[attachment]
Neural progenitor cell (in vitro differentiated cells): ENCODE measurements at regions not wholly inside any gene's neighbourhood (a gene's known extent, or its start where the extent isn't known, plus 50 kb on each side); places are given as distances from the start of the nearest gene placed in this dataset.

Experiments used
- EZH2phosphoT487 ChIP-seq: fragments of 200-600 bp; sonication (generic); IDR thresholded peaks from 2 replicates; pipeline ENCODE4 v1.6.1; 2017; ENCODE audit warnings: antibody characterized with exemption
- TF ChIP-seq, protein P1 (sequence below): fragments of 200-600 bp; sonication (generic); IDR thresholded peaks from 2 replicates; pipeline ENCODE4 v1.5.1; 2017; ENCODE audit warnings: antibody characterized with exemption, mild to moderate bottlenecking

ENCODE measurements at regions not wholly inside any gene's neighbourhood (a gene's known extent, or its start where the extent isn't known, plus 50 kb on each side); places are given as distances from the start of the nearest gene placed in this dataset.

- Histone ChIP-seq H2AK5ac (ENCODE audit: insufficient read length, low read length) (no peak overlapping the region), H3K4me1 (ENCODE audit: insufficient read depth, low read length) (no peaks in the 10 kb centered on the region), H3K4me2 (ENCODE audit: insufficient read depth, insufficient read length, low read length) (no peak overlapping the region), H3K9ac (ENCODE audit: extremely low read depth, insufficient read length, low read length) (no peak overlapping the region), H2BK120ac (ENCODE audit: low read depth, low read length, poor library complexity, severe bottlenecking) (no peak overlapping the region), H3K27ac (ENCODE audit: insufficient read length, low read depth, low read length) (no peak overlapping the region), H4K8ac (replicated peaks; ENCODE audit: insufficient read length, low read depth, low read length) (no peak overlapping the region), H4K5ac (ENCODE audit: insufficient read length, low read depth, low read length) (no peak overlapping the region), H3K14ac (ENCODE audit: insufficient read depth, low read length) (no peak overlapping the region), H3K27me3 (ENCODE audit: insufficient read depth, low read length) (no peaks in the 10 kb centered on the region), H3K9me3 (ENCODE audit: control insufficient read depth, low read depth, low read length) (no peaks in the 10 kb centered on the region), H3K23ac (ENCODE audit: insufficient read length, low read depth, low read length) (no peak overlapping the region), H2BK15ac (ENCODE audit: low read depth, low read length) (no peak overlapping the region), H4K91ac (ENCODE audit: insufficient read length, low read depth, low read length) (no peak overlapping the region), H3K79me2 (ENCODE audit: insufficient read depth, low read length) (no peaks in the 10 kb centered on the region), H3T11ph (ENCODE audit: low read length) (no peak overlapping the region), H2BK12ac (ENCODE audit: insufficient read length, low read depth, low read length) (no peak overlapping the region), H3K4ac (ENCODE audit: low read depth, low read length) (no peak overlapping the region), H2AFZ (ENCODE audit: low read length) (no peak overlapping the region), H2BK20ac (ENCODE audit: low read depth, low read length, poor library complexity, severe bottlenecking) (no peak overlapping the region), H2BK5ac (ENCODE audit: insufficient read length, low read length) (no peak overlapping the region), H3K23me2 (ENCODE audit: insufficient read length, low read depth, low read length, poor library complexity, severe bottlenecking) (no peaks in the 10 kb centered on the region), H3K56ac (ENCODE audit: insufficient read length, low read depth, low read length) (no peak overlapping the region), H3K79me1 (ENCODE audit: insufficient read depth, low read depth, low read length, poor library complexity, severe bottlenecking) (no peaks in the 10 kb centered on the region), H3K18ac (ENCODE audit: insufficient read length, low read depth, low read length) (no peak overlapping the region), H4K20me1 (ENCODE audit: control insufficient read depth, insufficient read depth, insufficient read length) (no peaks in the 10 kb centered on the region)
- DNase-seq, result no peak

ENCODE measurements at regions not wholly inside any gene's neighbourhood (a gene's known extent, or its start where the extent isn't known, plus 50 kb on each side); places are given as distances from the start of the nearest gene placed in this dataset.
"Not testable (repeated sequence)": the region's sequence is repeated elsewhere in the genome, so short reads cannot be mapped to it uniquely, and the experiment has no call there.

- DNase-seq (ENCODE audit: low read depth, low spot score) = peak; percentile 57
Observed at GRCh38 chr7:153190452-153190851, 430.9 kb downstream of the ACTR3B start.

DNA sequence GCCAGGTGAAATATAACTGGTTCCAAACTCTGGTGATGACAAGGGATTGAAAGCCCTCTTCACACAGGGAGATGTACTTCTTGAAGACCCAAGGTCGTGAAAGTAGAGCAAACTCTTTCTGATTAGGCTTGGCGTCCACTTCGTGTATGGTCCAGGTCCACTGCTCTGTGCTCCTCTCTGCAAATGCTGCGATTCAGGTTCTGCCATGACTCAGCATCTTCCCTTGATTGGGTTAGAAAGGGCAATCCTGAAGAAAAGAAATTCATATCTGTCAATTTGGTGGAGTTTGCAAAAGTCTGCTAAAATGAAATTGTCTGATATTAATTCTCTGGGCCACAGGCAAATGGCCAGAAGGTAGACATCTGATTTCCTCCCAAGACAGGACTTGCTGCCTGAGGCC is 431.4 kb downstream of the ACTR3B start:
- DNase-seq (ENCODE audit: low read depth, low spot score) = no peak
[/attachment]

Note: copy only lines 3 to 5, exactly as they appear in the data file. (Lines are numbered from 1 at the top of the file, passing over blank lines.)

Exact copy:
- EZH2phosphoT487 ChIP-seq: fragments of 200-600 bp; sonication (generic); IDR thresholded peaks from 2 replicates; pipeline ENCODE4 v1.6.1; 2017; ENCODE audit warnings: antibody characterized with exemption
- TF ChIP-seq, protein P1 (sequence below): fragments of 200-600 bp; sonication (generic); IDR thresholded peaks from 2 replicates; pipeline ENCODE4 v1.5.1; 2017; ENCODE audit warnings: antibody characterized with exemption, mild to moderate bottlenecking

ENCODE measurements at regions not wholly inside any gene's neighbourhood (a gene's known extent, or its start where the extent isn't known, plus 50 kb on each side); places are given as distances from the start of the nearest gene placed in this dataset.